Measles is an “imminent threat” in every region of the world, health agencies have warned, as the number of unvaccinated children has hit a record high.
In 2021 nearly 40 million children did not have their measles shots, according to a report from the World Health Organization (WHO) and US Centers for Disease Control and Prevention (CDC), leaving millions at risk of catching the highly contagious killer.
Dr Tedros Adhanom Ghebreyesus, head of the WHO, said the surge in missed vaccines was a sign of a “pandemic paradox”, where the intense focus on tackling Covid-19 caused huge setbacks in the fight against other diseases.
“The paradox of the pandemic is that while vaccines against Covid-19 were developed in record time and deployed in the largest vaccination campaign in history, routine immunization programs were badly disrupted, and millions of kids missed out on life-saving vaccinations against deadly diseases like measles,” he said.
“Getting immunization programs back on track is absolutely critical. Behind every statistic in this report is a child at risk of a preventable disease.”
‘Profound damage’ to immunization
The report warned that in 2021, 22 countries experienced “large and disruptive outbreaks”, predominantly linked to drops in vaccination coverage due to Covid-related interruptions. Globally, nine million cases were reported, including 128,000 deaths.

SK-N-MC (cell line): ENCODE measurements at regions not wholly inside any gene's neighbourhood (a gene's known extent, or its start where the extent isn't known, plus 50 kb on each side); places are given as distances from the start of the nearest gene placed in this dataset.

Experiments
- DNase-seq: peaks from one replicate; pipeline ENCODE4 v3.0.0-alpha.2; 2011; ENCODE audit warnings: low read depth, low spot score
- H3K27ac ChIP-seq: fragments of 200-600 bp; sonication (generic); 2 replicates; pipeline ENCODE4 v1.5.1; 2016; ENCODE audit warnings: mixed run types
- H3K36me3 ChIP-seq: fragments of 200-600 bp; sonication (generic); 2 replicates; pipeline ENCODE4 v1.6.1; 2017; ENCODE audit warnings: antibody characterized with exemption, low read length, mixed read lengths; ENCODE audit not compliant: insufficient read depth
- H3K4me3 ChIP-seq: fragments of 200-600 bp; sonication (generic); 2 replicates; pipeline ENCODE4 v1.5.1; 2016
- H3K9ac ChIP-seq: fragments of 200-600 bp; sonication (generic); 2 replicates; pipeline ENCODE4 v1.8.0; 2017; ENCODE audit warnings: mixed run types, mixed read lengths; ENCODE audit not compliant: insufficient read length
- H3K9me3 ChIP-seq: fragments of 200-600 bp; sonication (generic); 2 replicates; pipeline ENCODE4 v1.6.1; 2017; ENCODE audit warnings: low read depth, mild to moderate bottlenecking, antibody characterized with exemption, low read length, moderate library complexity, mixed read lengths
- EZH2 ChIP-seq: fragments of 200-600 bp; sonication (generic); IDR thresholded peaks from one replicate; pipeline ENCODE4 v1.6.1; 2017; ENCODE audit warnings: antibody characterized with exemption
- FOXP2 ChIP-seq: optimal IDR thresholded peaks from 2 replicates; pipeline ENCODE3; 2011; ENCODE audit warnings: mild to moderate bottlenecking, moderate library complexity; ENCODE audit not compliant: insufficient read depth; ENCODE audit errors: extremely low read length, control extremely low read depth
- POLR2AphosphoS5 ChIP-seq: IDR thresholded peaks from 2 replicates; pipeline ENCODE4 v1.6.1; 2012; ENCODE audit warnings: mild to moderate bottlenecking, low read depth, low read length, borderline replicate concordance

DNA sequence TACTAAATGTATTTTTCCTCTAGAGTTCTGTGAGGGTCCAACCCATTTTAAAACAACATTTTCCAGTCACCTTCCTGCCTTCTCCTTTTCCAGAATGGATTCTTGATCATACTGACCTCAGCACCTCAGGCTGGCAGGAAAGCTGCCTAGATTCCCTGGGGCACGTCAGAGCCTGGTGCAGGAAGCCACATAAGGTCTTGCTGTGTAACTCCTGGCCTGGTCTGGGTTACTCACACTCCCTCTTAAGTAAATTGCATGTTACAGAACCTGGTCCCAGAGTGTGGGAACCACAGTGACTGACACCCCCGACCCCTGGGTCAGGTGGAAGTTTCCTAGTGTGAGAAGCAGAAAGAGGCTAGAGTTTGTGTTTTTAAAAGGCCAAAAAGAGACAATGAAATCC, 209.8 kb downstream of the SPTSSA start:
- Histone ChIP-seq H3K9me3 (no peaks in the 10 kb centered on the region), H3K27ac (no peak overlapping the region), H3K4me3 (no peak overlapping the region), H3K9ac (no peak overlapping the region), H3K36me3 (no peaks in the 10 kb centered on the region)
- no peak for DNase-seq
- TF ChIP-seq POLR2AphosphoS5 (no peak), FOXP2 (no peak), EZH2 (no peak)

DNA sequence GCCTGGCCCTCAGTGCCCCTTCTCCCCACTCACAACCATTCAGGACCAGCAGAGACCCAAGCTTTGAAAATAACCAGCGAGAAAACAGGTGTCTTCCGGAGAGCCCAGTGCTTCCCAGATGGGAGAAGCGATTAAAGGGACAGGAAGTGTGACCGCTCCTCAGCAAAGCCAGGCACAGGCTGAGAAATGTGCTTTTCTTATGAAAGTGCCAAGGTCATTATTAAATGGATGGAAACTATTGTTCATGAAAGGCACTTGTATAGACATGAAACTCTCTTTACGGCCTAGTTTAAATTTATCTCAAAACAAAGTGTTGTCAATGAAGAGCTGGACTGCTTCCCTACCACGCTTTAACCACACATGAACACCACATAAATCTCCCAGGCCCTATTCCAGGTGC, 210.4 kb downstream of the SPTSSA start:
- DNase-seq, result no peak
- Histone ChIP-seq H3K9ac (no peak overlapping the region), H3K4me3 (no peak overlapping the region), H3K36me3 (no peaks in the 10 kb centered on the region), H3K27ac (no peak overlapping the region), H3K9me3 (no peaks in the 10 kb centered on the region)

Measles is incredibly infectious, with an R-rate of around 18 – compared to a rate of three for the original strain of Covid-19. The disease, which is airborne, typically begins with a fever, persistent cough and rash on the face and upper neck, but can cause pneumonia, brain inflammation and damage to the immune system.
Experts estimate that 95 percent of people in a given community need to be vaccinated to prevent outbreaks, while the shots are 97 percent effective at preventing severe illness and death in individuals.
But in 2021, roughly 61 million measles shots were postponed or missed across 18 countries. In all, just 81 percent of children have had their first dose and just 71 percent have had their second – the lowest global coverage rate since 2008
“The record number of children under-immunized and susceptible to measles shows the profound damage immunization systems have sustained during the Covid-19 pandemic,” said Dr. Rochelle Walensky, director of the CDC.
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